When Lucas Harrell takes the mound this weekend against the Tigers, batters can expect to see a lot of two-seam fastballs. The Houston Astros right-hander has thrown his signature pitch 61.8 percent of the time this season. In his most recent start — a shut-down effort against the Yankees — 75 of his 105 pitches were two-seamers averaging 92.4 mph.
Harrell has been specializing in shut-down efforts. In five of his six starts he has allowed two or fewer runs. The 27-year-old doesn’t get much national attention, but outside of a brutal outing against the A’s in early April, he has pitched like an ace. It shouldn’t come as a complete surprise. Last year — his first full season in the big leagues — he had a 3.76 ERA in 193 innings.
Harrell lives and dies with his sinker, but he has solid command of four other pitches. He is also throwing a four-seam fastball 9.3 percent of the time, a cutter (13.9%), changeup (8.5%) and curveball (6.5%).
Harrell talked about his repertoire — including his heavy sinker — last weekend at Fenway Park. Also weighing in on his game were catcher Jason Castro, manager Bo Porter, pitching coach Doug Brocail, and Red Sox pitching coach Juan Nieves.
Harrell on his two-seamer: “I throw a lot of sinkers. That’s my main pitch and my other stuff I basically just work in. It’s been my go-to pitch ever since high school. I’ve always had movement on it and I can also throw hard. The combination of those two together usually produces ground balls. I’m a ground ball guy and don’t strike a lot of people out.
“I get a little arm-side tail sometimes, but on good days I get more downward action. That’s what’s going to get me the ground balls. When I get side to side, I leave it up and it gets hit a little more.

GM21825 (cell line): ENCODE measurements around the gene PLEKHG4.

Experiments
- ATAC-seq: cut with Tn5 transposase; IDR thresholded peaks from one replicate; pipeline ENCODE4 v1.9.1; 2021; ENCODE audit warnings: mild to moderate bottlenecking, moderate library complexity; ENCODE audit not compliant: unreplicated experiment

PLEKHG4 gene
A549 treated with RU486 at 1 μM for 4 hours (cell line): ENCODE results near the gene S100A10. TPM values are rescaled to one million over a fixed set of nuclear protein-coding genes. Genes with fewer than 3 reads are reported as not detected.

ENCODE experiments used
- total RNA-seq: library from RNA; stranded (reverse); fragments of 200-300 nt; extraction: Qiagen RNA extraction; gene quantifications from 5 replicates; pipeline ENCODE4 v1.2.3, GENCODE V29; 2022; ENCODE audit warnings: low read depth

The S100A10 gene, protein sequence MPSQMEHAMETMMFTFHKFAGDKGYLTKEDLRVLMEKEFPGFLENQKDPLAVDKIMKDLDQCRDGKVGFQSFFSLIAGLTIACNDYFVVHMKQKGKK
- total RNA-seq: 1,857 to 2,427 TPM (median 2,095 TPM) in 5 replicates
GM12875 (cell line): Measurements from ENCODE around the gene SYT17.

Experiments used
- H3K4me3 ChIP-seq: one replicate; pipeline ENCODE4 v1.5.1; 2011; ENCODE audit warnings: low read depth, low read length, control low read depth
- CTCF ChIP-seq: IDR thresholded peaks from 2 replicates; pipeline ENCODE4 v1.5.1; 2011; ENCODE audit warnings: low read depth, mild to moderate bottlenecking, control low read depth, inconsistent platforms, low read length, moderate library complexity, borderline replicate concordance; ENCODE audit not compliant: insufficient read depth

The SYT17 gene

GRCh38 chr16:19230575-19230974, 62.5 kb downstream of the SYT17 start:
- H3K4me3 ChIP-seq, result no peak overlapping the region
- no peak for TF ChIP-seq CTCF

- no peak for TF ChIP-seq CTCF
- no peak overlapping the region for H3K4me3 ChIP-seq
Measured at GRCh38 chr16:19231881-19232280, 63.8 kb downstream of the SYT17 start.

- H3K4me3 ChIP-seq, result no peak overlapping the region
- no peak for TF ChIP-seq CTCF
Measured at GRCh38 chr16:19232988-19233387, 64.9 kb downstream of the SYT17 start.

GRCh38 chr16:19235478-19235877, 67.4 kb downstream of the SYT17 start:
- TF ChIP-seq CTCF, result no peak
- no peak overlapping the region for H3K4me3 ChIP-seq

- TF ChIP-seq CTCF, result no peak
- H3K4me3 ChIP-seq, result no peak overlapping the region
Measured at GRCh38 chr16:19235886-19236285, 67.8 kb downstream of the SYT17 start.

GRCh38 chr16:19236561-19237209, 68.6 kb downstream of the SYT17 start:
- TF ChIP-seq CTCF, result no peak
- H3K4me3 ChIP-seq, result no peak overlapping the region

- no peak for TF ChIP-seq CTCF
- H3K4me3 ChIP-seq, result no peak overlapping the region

“If you’re throwing your sinker at 88-90, or you’re throwing 90-93, that’s a big difference. The harder it is, the harder it is to hit. It rides a little bit more on the hands, which gives you a little more advantage. Even so, the more I’m out there, the sharper I am and the more action I have on the ball.”
On his two-seam grip: “I rotate the ball slightly in my hand and can really feel it come off my middle finger. It’s your basic two-seam grip but turned a little sideways. My fingers are angled across the seams. When I turn the ball like that, I can feel it come off my middle finger at the last point of contact.”
On his cutter: “J.R. Perdew, my Double-A pitching coach, taught me a cutter. He taught it to me in spring training of 2009, right before I went to Triple-A. It’s really helped me out a lot. Working it off the sinker, I have one pitch going one way and another pitch going the other way. It’s been a big key to my success.”